11 4 Overview of findings from task 4.1 within WP4 This chapter introduces the findings from previous task 4.1 that have set the foundation for the work done in this task T4.2. An overview of the findings of the previous deliverable, D4.1, already finalised within WP4 is done here in order to set the basis of the work carried out for the accomplishment of D4.2. The previous review on existing standards and frameworks for sustainability measures and the proposed Governing Framework for Sustainability Performance in Value Networks have driven the activities done within task Review on existing standards and frameworks Deliverable D4.1 presented an analysis of a series of most common standards and frameworks from literature and standardization bodies in order to provide a basis for the work to be developed within WP4. The standards and frameworks under analysis were selected from the following sources: - ISO (International Standard Organizations), considering (i) the ISO family of voluntary standards and guidance documents to help organizations addressing environmental issues; (ii) a specific ISO standard focused on the energy management system (ISO 50001); (iii) a specific ISO standard focused on the social responsibility (ISO 26000); - SA (Social Accountability International), for what concern a specific standard on the labor conditions in respect of social responsibility; - EMAS (Eco-Management and audit scheme) published by European Commission in order to provide to companies a management tool for evaluating, reporting and improving their environmental performances; - GRI (Global Reporting Initiative) framework on Sustainability global economy, for measuring and reporting economic, environmental, social and governance performances (which they consider as the four key areas of sustainability). In particular, the standards and frameworks analysed were the following: ISO 14001:2004 Environmental Management System, ISO 14031:1999 Environmental Performance Evaluation, ISO 14040:2006 series Environmental Management Life Cycle assessment principles and framework, ISO 14064:2006 Greenhouse gases Part 1 (Specification for quantification and reporting of greenhouse gas emissions and removals at the organization level)- Part 2 (Specification with guidance at the project level for quantification, monitoring and reporting of greenhouse gas emission reduction or removal enhancements) - Part 3 ( Specification with guidance for the validation and verification of greenhouse gas assertions), ISO 50001:2011 Energy management Systems Requirements with guidance for use (old ISO 16001:2009 Energy management systems and guidelines for using ), ISO 26000:2010 Guidance on Social Responsibility, SA 8000:2008 Social accountability, EMAS: 2009 Eco-management and audit scheme, GRI: 2011 Global Reporting Initiative. Among the previous standards and frameworks some of them were selected for being specifically used during the activities within task 4.2 and they were reviewed in details in order to extract from them the adequate sustainability-performance indicators to be included in the integrated Page 11 of 88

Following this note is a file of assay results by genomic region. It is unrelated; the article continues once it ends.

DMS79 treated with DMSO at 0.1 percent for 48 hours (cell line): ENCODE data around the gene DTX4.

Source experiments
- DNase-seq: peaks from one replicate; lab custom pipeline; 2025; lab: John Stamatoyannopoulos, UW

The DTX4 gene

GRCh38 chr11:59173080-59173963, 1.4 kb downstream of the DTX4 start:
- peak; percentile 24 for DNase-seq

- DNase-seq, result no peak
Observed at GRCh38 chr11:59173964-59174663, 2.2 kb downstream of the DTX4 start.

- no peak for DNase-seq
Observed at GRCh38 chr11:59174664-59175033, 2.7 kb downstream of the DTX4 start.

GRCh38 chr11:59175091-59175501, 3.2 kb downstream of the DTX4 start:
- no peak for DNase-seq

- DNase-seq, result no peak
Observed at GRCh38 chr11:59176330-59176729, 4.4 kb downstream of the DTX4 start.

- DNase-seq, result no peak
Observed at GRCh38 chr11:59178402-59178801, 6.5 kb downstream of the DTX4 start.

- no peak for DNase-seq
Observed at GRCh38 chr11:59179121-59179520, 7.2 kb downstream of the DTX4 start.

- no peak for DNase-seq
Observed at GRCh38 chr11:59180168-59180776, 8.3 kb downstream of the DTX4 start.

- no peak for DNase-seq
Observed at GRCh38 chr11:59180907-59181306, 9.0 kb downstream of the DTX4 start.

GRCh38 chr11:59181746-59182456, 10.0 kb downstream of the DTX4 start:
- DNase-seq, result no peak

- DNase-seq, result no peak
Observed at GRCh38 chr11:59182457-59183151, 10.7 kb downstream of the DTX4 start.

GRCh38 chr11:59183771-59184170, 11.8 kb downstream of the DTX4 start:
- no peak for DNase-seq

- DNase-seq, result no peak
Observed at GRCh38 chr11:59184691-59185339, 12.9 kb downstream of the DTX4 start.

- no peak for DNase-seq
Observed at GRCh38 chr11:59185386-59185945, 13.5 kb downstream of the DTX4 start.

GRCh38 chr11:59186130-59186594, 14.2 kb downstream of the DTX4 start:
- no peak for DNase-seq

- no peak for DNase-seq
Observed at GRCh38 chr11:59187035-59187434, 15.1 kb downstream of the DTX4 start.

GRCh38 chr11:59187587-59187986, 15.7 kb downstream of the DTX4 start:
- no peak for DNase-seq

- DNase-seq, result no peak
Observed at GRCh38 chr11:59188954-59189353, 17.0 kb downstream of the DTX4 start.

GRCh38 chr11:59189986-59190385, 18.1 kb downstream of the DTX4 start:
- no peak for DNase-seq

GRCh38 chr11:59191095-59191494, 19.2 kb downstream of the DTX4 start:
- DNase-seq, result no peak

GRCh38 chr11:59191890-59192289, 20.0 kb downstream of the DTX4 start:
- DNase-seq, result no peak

12 assessment platform. Those standards that were investigated during task 4.2 are herein presented briefly (cf. D4.1). ISO 14001:2004 Environmental Management System This standard specifies the requirements for an Environmental Management System (EMS) in order to enable an organization to develop and implement a policy and objectives which take into account the environmentally-related legal requirements and are concerned with environmental aspects. Indeed, the primary aim of the norm is to provide companies with a management system model claimed to allow the improvement of corporate environmental performances. ISO 14031:1999 Environmental Performance Evaluation The ISO 14031: 1999 gives guidance on the design and use of environmental performance evaluation (EPE) and on the identification and selection of environmental performance indicators, for use by all organizations, regardless of type, size, location and complexity. EPE therefore can be considered also a tool for the initial review within the EMAS Regulation. ISO 26000:2010 Guidance on Social Responsibility ISO is the designation of the future International Standard that has to give guidance on social responsibility (SR). It is for the usage by many different organizations, of both public and private sectors, in developed and developing countries. It will assist them in their efforts to operate in the socially responsible way that society increasingly demands. ISO contains guidance, not requirements, and therefore will not be for use as a certification standard like ISO 9001:2000 and ISO 14001:2004. EMAS: 2009 Eco-management and audit scheme EMAS (Eco-management and audit scheme) is a voluntary instrument created by the European Community which the organizations (companies, government agencies, etc.) may join (i) to assess and improve their environmental performances and (ii) to provide information on their environmental management to the public and other stakeholders. Synthetically speaking, then, the EMAS regulation can be considered for two aims: (i) the evaluation of environmental efficiency before and after improvement plans are carried out; (ii) the public presentation of environmental information to different stakeholders. GRI: 2011 Global Reporting Initiative. The Global Reporting Initiative (abbreviated GRI) Sustainability Reporting Guidelines have been considered the most comprehensive reporting framework up to date. These guidelines contain all three elements (the environmental, economic and social categories ) that make-up the triple bottom line of sustainable development. GRI s Sustainability Reporting Guidelines are intended to help organizations reporting information on sustainability in a systematic way. Page 12 of 88